Serbia & Montenegro: Effects of War on Health and Social Conditions, 1994

In March 1994, in response to concerns about the effects of war and sanctions on human health and social conditions in Serbia and Montenegro, a sentinel community survey covering 23 sites with a representative sample of around 13,000 people from 4,000 households was implemented in collaboration with a local NGO. Nearly one half of the households reported their biggest problem was money, while 11% considered health as their biggest problem. Asked what they expect from relief organizations, over 60% said “nothing”. One household in three did not use health services when someone had been ill in the two weeks prior to the study; the most frequent reason given for this was lack of money, followed by lack of transport and the absence of medicines. Over 70% of infants had begun receiving solid food before they were four months old. Serb infants were nearly four times more at risk of stopping breast feeding by four months than in the previous four years. There was little overall sex difference in measles vaccine coverage in the under five age group. However, a boy was 70% more likely than a girl to be vaccinated before the age of 12 months. Regional coverage differences showed a child in Central Serbia was 50% more likely to be vaccinated than one in the other regions. Children of refugees had higher coverage than resident children. This survey was financed by Health Reach (a project of the Centre for International Health and the Centre for Peace Studies at McMaster University), UNICEF, UNHCR and WHO.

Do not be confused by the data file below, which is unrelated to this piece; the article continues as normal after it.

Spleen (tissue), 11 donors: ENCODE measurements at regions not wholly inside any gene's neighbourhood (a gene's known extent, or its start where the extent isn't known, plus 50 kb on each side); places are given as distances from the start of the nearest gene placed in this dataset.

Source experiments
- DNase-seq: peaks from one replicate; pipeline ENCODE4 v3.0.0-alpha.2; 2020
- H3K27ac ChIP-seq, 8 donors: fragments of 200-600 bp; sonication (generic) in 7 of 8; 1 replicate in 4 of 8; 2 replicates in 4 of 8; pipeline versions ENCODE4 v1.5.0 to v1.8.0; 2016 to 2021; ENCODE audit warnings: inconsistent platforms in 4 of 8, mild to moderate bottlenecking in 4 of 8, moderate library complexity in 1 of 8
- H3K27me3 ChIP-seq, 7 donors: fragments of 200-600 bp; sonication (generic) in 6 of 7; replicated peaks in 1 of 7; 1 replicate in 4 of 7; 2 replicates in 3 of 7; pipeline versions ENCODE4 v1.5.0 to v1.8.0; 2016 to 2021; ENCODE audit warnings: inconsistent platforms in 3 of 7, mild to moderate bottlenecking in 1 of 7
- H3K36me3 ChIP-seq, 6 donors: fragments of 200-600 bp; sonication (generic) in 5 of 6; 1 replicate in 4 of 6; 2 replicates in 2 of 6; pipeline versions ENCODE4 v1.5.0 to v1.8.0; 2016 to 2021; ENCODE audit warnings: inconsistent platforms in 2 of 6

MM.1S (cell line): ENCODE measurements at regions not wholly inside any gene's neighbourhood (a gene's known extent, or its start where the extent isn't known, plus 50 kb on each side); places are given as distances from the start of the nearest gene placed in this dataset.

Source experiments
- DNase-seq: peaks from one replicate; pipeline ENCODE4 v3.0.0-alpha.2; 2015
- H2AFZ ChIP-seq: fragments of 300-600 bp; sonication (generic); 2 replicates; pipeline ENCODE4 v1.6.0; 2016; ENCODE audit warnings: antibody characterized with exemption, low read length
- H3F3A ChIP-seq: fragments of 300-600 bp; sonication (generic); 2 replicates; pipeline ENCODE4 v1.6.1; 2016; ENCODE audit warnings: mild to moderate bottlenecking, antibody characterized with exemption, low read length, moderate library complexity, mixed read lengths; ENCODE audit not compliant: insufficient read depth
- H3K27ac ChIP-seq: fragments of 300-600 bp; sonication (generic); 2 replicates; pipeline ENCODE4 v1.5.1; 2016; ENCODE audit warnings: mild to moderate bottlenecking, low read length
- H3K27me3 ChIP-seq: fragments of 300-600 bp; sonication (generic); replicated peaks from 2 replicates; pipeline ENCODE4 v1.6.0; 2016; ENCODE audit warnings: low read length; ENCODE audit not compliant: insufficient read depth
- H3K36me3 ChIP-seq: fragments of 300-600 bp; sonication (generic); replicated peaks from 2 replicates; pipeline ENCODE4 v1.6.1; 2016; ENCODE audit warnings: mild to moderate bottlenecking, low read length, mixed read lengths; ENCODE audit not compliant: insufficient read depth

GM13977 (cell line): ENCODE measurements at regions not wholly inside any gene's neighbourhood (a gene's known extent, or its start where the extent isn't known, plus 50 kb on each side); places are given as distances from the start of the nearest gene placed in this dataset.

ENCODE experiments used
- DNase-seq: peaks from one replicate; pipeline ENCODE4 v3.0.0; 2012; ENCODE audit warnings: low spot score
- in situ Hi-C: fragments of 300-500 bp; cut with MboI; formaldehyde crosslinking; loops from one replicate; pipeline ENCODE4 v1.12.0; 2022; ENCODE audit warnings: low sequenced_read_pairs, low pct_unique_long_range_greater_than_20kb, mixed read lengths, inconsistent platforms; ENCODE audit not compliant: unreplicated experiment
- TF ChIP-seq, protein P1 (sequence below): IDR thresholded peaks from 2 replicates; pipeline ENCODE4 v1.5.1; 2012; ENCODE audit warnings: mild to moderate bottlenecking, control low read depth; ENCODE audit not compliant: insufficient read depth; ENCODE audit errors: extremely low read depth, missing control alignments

For further information see: Social Conditions for Health in Serbia and Montenegro. New York, CIETinternational, 1994. Available from CIETinternational, 847a Second Avenue, Suite 387, New York, NY 10017 USA. A donation of US$15 is requested.